It was in the East, in Poland, with their rudimentary and feudal economy failing that an invitation went out for Jewish entrepreneurs to establish businesses. Throughout Europe the word quickly spread that here was a haven, a place to escape to from the hostility of the West. So followed a wholesale migration of Rhenish Jews, taking with them whatever effects they could, but most importantly, their Yiddish tongue.
It is necessary for our study of Yiddish to understand the world the Jews lived in then. Not only was Hebrew the Holy tongue reserved for prayer, but an educational wall divided the sexes. The movie “Yentl” with Barbra Streisand notwithstanding, it was completely unheard for a woman to be able to read from a prayer book, much less to attend a Yeshiva. But great credit must be due to our ancient mothers, for this chauvinistic attitude did not deter or suppress their desire for learning, and the birth of our Yiddish literature is due solely to them.
There was then, living in Italy in 1507, Elijah Levita who translated into Yiddish a series of Italian Folk Tales which he called the “Bove-Buch” or “Bove-Mayses.” The women were enchanted by these stories, as our women today (men as well) love romantic tales. So it was that this one book was read by so many that we think that the title “Bove Mayses” finally became corrupted into Bobe-Mayses--tales told by Grandmother. Another author, who created even a greater impact on Yiddish literature for his translations from the Pentateuch, the Prophets, and the Megillah of Esther was Jacob Ashkenazi and now our lady-folk, denied Hebrew and Bible study, had an open door through Yiddish. Ashenazi's books became standard Sabbath Bible-reading. However the scholars still demeaned Yiddish as a “Jargon” tongue, for actually it was not till the 19th century that Yiddish formed its own grammar, case, and gender.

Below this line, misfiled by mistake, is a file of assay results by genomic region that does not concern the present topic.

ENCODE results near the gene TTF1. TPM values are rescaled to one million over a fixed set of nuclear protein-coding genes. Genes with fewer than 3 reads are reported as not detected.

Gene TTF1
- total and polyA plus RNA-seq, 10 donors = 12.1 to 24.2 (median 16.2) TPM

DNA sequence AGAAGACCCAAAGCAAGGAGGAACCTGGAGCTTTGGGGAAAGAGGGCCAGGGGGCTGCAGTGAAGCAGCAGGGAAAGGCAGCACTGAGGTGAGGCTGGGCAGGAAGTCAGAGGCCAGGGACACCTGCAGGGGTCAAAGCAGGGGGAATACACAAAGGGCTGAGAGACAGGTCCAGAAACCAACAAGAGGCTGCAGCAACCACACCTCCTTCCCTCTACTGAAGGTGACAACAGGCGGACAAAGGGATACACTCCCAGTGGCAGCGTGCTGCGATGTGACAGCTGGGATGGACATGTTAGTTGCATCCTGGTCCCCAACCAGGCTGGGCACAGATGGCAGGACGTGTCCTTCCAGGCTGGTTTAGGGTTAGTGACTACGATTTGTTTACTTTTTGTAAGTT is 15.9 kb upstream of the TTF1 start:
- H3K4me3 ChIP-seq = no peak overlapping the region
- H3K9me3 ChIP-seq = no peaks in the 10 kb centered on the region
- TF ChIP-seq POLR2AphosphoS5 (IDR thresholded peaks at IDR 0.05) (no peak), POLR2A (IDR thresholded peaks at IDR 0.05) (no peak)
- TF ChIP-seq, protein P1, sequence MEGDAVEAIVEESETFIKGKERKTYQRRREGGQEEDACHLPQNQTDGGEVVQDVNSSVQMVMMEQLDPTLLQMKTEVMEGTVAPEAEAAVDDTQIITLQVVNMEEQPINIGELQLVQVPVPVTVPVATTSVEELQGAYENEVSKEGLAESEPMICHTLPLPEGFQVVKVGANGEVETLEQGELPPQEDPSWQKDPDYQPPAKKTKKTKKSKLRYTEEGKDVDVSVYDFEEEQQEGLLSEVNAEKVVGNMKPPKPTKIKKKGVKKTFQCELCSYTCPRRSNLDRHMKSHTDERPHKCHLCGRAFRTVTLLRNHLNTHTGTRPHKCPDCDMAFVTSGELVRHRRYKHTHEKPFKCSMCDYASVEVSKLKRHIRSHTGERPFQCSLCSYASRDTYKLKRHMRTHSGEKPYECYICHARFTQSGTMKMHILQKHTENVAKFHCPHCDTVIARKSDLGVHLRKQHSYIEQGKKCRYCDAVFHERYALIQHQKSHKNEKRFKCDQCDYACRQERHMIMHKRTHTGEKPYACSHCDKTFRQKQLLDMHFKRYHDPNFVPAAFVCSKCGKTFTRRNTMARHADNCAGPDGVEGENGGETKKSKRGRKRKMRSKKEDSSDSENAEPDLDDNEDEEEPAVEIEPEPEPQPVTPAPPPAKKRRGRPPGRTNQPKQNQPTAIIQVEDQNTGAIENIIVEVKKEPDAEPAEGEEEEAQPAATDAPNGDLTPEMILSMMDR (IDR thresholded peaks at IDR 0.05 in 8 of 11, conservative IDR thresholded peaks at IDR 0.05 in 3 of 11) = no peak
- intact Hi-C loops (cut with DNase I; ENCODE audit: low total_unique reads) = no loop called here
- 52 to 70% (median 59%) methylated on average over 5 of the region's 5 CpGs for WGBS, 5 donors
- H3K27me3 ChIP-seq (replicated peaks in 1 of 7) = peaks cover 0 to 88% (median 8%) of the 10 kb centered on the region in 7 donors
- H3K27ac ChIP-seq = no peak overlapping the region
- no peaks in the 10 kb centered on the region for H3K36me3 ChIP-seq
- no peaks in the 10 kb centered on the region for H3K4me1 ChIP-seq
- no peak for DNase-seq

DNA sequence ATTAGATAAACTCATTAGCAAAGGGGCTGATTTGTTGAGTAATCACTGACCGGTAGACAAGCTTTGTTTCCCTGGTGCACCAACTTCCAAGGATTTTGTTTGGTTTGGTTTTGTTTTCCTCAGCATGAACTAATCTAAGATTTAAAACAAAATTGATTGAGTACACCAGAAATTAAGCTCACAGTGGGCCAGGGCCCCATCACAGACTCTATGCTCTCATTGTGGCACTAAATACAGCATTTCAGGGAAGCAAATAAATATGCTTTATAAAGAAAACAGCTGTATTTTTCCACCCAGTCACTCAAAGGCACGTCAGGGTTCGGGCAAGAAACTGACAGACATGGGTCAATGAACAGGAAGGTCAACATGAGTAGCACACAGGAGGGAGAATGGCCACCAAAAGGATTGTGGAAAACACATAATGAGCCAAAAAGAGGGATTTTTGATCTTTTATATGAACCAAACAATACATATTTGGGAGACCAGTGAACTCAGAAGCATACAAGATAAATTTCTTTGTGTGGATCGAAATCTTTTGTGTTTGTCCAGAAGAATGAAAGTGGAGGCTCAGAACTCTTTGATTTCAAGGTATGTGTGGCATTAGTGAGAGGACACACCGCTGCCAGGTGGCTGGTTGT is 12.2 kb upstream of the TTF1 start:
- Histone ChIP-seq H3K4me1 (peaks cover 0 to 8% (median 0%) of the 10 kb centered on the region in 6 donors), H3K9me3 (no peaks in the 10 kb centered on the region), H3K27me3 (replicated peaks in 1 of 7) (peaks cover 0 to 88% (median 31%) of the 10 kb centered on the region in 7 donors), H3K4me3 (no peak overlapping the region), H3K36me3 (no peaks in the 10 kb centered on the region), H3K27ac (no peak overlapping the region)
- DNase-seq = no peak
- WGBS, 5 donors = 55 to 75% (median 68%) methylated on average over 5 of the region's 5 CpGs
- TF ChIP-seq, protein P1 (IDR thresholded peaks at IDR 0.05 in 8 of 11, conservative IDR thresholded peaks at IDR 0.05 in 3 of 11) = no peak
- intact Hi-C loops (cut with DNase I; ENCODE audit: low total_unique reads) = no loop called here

With the arrival of the 14th century, the Jews in Poland had proliferated greatly, and the relationship with the Polish hierarchy was such an amicable one that King Boleslaw, the Pious gaive his personal protection to all the Synagogues, plus equal citizenship status to the Jews. To add to this fortune, Casimer the Great permitted the Jews to rent their own self-contained and governed towns, an idea that met with total acceptance, for the memories of former days were still warm. This was the birth of the “Shtetl” as we knew it. But hardships seem to always be the destiny of the Jew. For the next two centuries their fate was poverty and despair had the Jews equated misery with religion, Judaism would have terminated there.